A: It's simply too early to know. I don't think it's a stretch to say that, if Boston can move a contract to a contender while fetching a future asset, it has to consider it. But the early portion of the season will determine who has a future here and who doesn't. Then when Rajon Rondo is back on the floor, the Celtics can gauge chemistry and how their players fit around him. By midseason, we'll know which players are simply not going to crack the rotation with the lingering logjams at shooting guard and power forward, and maybe that encourages Boston to shuffle things up if there's deals that can aid the future.
Q: How soon until Olynyk and Sullinger are both starting and do you see the C's trading Rondo at any point? -- @KaraokeJack (via Twitter)
A: The Celtics have seemingly been at their best this preseason when Olynyk and/or Sullinger have been on the court. I need to see it more during the regular season to know if it's sustainable to have them together, but you certainly have to like the way it would spread the floor offensively (something that has helped Gerald Wallace during the exhibition season when paired with those two). Defensively, I wonder if that pairing is still too young to sustain, but these are the sort of things we'll find out during the regular season. I think it's possible that, later in the season, these two could both be starters, particularly if Boston's roster gets an in-season overhaul. As for Rondo, I just don't see any reason to trade him anytime soon. You're not getting a top 15 player in return and the only way you move him next summer is if you determine -- for whatever reason -- he's simply not the guy you want to build around.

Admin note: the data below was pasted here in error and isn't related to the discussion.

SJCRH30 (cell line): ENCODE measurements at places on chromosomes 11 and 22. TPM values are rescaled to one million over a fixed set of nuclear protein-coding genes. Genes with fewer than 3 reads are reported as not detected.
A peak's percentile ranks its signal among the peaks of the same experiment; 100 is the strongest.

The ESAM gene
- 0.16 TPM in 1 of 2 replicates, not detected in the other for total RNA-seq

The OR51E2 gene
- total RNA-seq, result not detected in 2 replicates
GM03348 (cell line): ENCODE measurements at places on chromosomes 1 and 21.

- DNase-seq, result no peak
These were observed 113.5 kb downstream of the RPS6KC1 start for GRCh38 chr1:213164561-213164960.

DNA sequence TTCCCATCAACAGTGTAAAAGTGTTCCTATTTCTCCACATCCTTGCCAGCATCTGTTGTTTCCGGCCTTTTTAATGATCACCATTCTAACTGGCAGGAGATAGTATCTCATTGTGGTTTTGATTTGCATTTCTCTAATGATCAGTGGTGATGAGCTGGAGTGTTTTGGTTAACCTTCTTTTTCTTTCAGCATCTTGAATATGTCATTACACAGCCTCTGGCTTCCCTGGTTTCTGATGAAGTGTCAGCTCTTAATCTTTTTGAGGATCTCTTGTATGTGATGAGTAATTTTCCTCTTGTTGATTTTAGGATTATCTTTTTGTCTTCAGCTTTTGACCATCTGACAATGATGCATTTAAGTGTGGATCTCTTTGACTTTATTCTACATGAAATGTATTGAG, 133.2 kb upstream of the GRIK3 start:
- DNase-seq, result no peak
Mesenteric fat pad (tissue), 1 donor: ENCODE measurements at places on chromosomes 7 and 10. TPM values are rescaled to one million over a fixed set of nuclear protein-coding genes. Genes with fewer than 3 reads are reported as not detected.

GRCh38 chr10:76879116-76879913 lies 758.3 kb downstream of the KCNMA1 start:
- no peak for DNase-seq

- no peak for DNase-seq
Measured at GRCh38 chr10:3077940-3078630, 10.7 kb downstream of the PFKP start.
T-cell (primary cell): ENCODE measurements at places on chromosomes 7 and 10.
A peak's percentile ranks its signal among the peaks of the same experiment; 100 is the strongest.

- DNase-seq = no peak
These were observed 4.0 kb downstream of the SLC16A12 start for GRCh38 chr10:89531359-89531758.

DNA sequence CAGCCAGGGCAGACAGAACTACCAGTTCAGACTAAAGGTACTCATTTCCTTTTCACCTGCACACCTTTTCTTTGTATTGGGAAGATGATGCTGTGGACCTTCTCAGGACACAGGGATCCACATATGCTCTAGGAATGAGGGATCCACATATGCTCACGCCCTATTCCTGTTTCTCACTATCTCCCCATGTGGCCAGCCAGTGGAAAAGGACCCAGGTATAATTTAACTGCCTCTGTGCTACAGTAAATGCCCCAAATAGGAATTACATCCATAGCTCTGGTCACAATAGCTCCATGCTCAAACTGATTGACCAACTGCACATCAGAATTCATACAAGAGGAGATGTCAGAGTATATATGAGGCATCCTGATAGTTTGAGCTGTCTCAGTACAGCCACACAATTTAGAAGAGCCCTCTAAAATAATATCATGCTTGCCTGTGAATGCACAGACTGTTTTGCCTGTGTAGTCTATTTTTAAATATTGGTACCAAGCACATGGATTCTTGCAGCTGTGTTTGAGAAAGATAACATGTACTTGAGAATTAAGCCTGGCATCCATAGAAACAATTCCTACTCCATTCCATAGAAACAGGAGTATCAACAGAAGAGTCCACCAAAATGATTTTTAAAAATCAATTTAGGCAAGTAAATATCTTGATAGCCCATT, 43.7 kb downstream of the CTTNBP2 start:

Q: Does Stevens favor set plays, read/react or a bit of both. Read/react [leads to] less reliance on point guard. -- @LukowskyWes (via Twitter)
A: Stevens has noted recently how that balance is one of the biggest differences at the NBA level. "Going through a set in a college game, there may only be 70 possessions, so if you run 10-15 sets, those are pretty magnified," he said earlier this week. "Here, 10 or 15 out of 113 [possessions] is a little bit different. We've got to be better out of timeouts, we've got to be better in our sets, but most importantly we've got to do better just in our flow." As Stevens noted, this team has to be better out of timeouts, that was a trademark of Doc Rivers' teams. ATO (after timeout) plays account for nearly 15-20 percent of a team's total plays in the NBA and Boston has been middle of the pack in the exhibition season, ranking 15th at 0.753 points per possession.
Q: As a proud Michigan alum, I would love to see DeShawn Sims get a chance with this team. He was NBDL MVP back in 2011 with the Red Claws but his path was blocked by Paul Pierce and others. Might his time be now? -- Matt (Jamaica Plain)
A: Sims has appeared in only three games, missing one due to a lower-body injury, and has logged only 12 minutes on the floor overall. The guess here is that he's ticketed for the D-League, something most of the invites knew when they signed on to camp with Boston (the Celtics can shuffle three final camp cuts to Maine as affiliated players). At age 25, Sims is already well-traveled, but the team clearly likes his game enough to keep him around in recent seasons. But with a nearly full roster and little space below the tax line, a camper would have had to really distinguish himself this preseason to get a look from Boston.